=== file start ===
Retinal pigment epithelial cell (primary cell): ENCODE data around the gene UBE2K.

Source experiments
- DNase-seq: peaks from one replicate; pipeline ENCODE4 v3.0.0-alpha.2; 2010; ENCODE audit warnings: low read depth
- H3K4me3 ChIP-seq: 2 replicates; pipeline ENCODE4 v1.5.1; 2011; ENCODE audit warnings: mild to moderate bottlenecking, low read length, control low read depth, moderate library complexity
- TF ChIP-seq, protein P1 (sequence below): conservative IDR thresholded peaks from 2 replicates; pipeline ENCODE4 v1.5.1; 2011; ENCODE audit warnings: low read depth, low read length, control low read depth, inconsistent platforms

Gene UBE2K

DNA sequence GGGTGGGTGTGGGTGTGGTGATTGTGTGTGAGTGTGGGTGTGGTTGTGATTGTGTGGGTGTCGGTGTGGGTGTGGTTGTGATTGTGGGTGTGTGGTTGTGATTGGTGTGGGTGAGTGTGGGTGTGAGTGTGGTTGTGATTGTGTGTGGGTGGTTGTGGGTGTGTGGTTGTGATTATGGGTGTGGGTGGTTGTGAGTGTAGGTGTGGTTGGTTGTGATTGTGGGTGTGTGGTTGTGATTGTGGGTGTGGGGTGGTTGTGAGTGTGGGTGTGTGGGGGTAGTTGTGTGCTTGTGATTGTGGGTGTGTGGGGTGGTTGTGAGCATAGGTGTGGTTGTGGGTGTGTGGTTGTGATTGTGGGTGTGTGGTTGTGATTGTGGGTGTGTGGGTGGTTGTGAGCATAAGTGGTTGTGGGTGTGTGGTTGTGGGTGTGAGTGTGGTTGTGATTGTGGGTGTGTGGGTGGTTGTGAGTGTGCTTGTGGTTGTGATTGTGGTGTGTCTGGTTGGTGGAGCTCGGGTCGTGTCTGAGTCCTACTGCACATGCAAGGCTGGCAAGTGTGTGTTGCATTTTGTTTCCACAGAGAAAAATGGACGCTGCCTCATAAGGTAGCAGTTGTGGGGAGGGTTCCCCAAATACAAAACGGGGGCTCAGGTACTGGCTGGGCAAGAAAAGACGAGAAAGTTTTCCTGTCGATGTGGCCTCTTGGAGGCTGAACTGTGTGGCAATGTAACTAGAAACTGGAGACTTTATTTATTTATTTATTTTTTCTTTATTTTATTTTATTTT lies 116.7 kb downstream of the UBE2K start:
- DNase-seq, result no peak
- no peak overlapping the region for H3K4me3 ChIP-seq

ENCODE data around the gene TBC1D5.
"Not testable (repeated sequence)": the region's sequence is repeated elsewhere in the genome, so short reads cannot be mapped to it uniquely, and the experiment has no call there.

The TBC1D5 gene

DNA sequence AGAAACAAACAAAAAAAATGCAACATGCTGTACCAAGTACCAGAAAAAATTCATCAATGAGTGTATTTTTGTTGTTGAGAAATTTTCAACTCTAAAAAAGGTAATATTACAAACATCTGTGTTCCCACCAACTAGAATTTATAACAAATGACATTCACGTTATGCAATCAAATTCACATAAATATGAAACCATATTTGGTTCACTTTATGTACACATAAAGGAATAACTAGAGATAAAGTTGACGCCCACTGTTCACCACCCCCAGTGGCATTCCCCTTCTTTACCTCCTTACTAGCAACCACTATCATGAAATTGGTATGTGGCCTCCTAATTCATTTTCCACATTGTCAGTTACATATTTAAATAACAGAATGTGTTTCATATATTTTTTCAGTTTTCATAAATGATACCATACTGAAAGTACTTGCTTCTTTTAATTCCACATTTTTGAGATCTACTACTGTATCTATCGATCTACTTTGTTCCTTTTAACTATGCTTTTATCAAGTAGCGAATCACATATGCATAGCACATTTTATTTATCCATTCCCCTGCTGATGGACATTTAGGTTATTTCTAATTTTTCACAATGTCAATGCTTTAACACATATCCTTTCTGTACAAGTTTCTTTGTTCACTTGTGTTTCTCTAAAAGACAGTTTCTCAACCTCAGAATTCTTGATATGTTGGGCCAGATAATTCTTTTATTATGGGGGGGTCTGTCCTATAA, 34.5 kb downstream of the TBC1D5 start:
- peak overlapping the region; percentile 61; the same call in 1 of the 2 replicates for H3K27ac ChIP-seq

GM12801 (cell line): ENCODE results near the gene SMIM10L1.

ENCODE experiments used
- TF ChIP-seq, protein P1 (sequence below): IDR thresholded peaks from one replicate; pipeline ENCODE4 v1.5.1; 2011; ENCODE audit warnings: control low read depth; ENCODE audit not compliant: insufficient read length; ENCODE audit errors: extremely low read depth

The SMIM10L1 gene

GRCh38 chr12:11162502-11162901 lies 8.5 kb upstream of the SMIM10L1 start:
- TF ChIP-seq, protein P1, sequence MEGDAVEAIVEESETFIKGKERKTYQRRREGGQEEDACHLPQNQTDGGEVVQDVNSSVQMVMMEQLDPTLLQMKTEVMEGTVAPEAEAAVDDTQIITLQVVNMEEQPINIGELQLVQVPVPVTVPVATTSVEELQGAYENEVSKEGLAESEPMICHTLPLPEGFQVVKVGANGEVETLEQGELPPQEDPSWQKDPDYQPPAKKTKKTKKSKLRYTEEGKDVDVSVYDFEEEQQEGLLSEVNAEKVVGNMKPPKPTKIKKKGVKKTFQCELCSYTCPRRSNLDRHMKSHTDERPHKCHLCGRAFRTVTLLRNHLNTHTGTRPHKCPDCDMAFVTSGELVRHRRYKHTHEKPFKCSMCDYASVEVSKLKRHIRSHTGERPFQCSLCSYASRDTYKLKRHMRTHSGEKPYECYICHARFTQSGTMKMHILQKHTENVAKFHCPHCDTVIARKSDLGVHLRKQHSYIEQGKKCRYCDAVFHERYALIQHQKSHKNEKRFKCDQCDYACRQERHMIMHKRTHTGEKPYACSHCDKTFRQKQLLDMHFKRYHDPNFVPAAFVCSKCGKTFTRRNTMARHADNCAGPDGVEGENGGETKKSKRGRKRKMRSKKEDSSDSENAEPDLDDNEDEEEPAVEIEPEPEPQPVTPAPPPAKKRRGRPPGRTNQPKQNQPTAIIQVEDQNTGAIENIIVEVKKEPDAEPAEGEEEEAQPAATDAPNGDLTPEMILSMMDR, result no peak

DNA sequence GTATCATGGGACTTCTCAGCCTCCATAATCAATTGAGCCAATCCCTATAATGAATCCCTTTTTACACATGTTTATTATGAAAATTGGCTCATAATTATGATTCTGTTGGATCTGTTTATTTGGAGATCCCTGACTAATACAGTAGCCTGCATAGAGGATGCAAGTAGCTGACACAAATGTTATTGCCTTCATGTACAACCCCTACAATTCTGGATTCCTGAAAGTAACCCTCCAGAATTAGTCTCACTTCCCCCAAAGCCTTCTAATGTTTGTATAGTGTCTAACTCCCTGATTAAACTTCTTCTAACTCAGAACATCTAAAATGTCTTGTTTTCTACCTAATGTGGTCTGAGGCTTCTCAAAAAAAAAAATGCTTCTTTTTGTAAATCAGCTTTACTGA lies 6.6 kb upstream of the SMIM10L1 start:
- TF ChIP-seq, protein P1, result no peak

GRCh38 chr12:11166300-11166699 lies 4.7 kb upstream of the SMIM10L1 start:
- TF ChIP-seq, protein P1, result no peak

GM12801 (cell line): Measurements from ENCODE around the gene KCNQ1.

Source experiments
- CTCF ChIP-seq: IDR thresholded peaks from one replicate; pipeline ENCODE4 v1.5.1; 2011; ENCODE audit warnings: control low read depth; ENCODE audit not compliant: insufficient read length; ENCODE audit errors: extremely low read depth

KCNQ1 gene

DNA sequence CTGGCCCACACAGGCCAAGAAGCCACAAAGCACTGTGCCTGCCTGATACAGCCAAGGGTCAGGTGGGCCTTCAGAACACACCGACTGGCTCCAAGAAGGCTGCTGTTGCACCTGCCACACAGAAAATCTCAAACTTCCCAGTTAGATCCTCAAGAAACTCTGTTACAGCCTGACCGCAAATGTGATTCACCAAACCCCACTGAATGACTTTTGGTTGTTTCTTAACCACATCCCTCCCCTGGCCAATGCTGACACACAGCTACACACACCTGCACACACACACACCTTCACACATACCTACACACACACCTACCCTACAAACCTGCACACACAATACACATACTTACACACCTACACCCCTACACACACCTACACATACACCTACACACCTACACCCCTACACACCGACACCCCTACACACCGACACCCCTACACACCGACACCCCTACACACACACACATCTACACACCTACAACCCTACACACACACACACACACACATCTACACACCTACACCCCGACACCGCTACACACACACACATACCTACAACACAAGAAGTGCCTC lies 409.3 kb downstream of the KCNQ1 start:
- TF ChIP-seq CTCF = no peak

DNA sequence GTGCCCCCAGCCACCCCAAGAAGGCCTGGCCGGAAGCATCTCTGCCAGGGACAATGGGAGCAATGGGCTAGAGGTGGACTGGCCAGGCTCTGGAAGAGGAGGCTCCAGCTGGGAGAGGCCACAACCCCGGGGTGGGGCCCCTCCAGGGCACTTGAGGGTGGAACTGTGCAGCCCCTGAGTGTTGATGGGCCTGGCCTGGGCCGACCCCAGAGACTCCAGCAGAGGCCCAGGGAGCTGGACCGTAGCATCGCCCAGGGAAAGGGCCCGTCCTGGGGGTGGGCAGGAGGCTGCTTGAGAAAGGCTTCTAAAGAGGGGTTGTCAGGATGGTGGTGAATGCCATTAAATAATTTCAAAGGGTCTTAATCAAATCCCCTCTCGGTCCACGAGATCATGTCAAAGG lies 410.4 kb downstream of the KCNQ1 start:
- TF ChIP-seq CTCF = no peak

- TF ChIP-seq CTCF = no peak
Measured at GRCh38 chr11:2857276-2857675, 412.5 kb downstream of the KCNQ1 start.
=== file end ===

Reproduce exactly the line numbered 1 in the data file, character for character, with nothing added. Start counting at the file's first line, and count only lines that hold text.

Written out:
Retinal pigment epithelial cell (primary cell): ENCODE data around the gene UBE2K.